14 Work Behavior Sins You Don't Want to Make
Being Bossy When You're Not the Boss
Nothing is worse than a busy body co-worker that thinks they are in charge particularly when they are not the designated boss. There are natural leaders in every business that will generally keep things in check when the boss is not around, but that person is typically recognized by the majority as such without much discussion. If you're not the person the boss or others look to for help running the joint when the head cheese is not around, don't assume that others will respond well to you barking out orders. It is better to keep the peace by sticking to what you do best before guiding others.
Being Closed Minded
Newsflash-your approach isn't always the best way to accomplish a task, and everyone has their own way of doing their job. Don't take offense when others don't do things the way you'd do them especially if their way works well for them. The beauty of humans is we all develop ways to accomplish a given task in a fashion that makes us most comfortable; instead of bemoaning that, embrace it.
Asking for Feedback; Becoming Defensive Upon Receipt
Most of us have an innate desire to help others so when someone comes to us asking for constructive feedback, we generally are flattered and more than willing to help. If you're willing to put yourself out there by asking for feedback, don't become defensive or argumentative when someone fulfills your request. You're sure to alienate your co-worker, and you may lose a friend in the process. Picking a fight over an opinion you solicited is a bad idea no matter how you spin it.
We all have areas of our working life we'd like to improve upon, but nothing annoys co-workers more than having to pick up the slack for someone which is not contributing their fair share. Some signs you may be inefficient include:
? Having to consistently work overtime to get your tasks accomplished. If you're supposed to work eight hours in a day, you should be able to get a normal workload completed on time under normal circumstances.
? Having to repeat tasks throughout the day that could be completed in one effort. For example: let's say you receive multiple e-mails per day that aren't immediately revenue generating-set aside some time each day to review e-mails all at once instead of checking your inbox multiple times per day.
? Not documenting your work as you go. If your job requires you to repeat specific critical tasks every single day, unlike the example above, create a log to keep from forgetting what has been done. This simple change can save you a lot of time. After-all, if you repeat critical tasks every day, the days will blend together in your mind at some point because of the routine.
? Business leaders shunning you when it is time to hand out important, new responsibilities. This should clue you in there is a problem. If you're observant, you'll notice employees held in high regard typically don't have any problem increasing their responsibilities and becoming more worthy of a promotion.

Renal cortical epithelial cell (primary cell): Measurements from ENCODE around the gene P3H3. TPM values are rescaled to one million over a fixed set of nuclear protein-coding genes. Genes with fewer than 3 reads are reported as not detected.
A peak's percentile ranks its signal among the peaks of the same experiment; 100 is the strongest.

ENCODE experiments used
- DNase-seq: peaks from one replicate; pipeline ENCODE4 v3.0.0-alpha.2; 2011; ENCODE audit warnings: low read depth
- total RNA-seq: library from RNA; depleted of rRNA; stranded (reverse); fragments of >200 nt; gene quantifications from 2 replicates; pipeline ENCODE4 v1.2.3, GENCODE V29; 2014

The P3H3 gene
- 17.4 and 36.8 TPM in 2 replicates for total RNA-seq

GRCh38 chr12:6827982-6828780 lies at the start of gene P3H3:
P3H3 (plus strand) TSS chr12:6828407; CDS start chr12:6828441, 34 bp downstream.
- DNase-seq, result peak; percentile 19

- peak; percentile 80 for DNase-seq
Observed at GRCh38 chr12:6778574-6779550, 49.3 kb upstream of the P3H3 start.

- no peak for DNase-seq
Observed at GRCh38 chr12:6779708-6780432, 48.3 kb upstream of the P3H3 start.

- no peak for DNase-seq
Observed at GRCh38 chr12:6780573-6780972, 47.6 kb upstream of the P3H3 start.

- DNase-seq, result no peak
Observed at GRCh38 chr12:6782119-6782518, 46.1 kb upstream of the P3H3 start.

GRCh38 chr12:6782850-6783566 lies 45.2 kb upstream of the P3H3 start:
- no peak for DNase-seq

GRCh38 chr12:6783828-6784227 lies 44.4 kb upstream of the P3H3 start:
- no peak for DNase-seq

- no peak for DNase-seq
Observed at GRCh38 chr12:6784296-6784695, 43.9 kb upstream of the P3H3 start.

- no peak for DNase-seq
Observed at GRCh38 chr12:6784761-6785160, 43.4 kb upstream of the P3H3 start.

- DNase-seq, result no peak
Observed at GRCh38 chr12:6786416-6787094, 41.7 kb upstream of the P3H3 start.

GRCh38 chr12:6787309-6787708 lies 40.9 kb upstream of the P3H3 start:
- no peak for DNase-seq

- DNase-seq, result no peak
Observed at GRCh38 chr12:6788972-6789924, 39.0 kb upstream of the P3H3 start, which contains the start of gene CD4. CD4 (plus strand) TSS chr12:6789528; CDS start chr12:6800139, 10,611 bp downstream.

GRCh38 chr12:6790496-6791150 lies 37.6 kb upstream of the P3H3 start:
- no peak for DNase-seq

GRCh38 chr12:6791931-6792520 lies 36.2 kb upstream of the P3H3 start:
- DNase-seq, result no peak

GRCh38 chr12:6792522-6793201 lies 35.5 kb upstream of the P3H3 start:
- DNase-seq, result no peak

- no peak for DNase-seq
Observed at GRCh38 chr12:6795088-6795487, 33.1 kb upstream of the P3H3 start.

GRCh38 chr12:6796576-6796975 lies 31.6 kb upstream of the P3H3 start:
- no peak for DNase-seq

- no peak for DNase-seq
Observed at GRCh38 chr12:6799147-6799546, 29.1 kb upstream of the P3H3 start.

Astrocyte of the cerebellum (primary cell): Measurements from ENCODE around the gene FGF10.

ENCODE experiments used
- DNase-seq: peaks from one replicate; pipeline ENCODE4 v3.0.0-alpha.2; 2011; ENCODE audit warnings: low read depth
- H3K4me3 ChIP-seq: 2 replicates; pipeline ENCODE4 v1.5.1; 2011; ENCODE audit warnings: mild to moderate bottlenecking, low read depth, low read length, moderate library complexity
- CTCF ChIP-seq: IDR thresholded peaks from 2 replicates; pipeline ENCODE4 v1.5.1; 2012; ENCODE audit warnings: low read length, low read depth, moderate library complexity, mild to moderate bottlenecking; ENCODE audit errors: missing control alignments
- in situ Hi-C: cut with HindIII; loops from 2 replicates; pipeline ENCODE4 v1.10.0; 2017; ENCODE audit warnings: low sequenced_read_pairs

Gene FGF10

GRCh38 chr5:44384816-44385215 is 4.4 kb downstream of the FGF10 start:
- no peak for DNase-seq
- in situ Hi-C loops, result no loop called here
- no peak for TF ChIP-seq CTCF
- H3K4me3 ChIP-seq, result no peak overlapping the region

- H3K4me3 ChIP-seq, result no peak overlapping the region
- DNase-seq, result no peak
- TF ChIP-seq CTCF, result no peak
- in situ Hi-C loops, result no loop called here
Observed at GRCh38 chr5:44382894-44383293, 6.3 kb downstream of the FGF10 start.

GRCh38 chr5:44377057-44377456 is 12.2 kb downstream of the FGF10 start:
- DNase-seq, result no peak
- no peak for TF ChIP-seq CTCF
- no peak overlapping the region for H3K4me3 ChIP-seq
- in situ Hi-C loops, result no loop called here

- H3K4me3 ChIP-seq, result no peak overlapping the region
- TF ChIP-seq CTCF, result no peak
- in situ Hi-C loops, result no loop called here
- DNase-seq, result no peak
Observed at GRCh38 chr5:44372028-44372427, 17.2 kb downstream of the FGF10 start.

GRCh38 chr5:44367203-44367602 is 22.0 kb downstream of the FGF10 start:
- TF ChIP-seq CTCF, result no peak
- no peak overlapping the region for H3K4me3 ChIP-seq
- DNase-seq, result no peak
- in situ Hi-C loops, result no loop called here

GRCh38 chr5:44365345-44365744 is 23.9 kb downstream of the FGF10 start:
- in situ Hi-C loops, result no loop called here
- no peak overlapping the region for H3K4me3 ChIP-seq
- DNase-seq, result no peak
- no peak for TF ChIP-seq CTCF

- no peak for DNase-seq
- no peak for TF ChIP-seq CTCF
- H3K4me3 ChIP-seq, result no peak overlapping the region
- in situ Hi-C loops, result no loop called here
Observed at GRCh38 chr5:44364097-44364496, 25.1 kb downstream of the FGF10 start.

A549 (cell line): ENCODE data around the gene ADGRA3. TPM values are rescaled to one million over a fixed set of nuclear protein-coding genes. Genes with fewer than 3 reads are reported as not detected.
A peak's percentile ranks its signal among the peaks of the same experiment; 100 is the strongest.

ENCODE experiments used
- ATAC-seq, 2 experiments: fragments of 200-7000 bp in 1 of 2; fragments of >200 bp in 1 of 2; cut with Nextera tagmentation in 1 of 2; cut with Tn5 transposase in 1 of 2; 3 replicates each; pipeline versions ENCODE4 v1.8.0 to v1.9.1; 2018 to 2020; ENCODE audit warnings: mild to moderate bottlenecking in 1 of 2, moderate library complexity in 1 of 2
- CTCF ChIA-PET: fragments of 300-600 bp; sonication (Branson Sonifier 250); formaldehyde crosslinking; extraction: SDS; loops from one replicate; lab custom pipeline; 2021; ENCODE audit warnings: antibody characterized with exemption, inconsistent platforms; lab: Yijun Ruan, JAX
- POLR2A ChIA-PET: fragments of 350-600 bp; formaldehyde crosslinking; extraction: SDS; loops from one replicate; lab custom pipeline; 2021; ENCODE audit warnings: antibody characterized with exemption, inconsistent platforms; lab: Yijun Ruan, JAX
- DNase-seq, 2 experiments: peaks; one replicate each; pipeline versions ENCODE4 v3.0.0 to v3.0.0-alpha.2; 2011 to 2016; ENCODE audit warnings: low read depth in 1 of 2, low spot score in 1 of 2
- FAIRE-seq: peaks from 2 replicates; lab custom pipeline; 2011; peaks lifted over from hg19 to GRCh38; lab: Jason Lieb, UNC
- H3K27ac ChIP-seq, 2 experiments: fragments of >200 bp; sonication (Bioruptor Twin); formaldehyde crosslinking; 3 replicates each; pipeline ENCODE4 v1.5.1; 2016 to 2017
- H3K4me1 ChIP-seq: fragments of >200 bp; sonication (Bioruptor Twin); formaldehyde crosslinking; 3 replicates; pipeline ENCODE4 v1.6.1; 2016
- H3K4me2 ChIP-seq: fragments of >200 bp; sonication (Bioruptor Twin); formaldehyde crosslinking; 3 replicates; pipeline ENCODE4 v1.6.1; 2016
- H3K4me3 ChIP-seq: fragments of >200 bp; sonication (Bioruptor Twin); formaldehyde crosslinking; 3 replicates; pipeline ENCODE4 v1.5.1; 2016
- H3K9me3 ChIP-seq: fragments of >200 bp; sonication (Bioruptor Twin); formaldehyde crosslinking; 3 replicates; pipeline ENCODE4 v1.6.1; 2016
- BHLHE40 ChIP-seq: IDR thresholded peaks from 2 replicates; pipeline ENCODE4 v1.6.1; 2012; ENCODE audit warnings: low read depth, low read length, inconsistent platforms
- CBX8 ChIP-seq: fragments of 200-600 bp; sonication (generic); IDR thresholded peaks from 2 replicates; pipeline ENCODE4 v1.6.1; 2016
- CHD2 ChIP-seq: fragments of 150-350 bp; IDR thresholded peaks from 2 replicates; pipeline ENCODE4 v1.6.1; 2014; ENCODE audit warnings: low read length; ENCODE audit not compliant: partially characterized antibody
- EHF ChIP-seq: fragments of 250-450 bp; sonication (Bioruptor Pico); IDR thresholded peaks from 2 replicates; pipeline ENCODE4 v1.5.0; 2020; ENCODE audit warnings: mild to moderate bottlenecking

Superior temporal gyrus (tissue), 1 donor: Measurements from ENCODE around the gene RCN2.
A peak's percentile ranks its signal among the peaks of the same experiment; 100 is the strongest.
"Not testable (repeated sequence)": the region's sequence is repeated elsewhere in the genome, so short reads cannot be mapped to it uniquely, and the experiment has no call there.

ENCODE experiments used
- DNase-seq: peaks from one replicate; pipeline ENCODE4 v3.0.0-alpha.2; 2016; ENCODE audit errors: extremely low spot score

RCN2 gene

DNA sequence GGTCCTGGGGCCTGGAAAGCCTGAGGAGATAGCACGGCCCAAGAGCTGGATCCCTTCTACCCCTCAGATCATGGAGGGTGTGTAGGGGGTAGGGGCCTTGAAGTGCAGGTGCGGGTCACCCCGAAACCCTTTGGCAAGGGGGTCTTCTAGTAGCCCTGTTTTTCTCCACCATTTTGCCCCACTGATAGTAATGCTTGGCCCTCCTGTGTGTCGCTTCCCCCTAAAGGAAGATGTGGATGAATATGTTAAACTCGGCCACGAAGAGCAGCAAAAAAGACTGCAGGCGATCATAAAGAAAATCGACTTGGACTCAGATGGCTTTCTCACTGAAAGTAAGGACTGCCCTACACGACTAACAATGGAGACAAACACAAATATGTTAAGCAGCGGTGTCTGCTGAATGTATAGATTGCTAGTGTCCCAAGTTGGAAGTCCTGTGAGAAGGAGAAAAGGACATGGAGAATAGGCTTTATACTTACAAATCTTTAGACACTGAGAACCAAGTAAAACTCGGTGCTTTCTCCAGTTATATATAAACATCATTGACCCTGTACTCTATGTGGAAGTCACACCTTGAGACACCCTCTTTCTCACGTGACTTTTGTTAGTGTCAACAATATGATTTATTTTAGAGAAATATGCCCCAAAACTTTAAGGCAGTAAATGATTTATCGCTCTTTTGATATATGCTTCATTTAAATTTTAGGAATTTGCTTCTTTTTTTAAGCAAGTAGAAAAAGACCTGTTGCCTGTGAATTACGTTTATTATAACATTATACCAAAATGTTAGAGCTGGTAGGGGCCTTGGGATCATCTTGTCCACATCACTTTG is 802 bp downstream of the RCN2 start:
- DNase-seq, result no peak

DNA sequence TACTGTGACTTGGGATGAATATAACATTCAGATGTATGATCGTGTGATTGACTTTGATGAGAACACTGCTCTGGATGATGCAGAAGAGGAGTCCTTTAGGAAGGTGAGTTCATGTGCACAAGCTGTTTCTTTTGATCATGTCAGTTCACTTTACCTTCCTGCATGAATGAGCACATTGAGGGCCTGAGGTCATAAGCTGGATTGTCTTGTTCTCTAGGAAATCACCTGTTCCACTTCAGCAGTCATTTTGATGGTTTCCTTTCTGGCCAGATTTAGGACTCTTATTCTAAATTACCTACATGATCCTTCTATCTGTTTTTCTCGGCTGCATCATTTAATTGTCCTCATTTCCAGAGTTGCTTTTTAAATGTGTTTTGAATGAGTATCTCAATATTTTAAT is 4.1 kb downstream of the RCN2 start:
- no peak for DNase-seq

Backstabbing to Cover Your Behind
If a co-worker confides in you, don't compromise that trust by using the confidential information they shared to better your position especially if things become strenuous in your position. It's also not a good idea to throw a co-worker under the bus to deflect any heat you may be feeling. If push comes to shove, take the high road. Your co-worker will thank you, and they will definitely owe you one. You never know when you may need to cash in a favor, and word will spread that you did the right thing even it if was painful.
While this may seem related to backstabbing, it's a different animal which should be addressed as such. When you are hired into a company, you are responsible for a specific job. If you are unwilling, or no longer motivated, to do that job, do everyone a favor and find something else. You aren't doing anyone any good by sticking around and making excuses for why your job isn't getting done properly. It's admirable to admit to everyone that the job isn't a good fit and find something that suits you and your personality a little better. One caveat: if you find yourself hopping jobs every few months, the jobs can't all be to blame-look in the mirror for the culprit.
Not Owning Your Mistakes
Nothing says "loser" like blaming a co-worker to save your own rear end. If you make a mistake, own it! Why should someone else take a "hit" for your mistake? Humans are going to make mistakes, and supervisors understand that. They aren't as understanding of someone who isn't a team player and fixes blame instead of solving problems. If a mistake is made, look for ways you can learn and improve from it and express that to your supervisor. Far too often we find ourselves looking for a scapegoat in hopes that we'll get a slap on the wrist and keep our jobs, but no one owes you anything if you screw up. You're more likely to suffer minor consequences if you provide intelligent ideas on preventing the mistake from happening again while owning it all the while.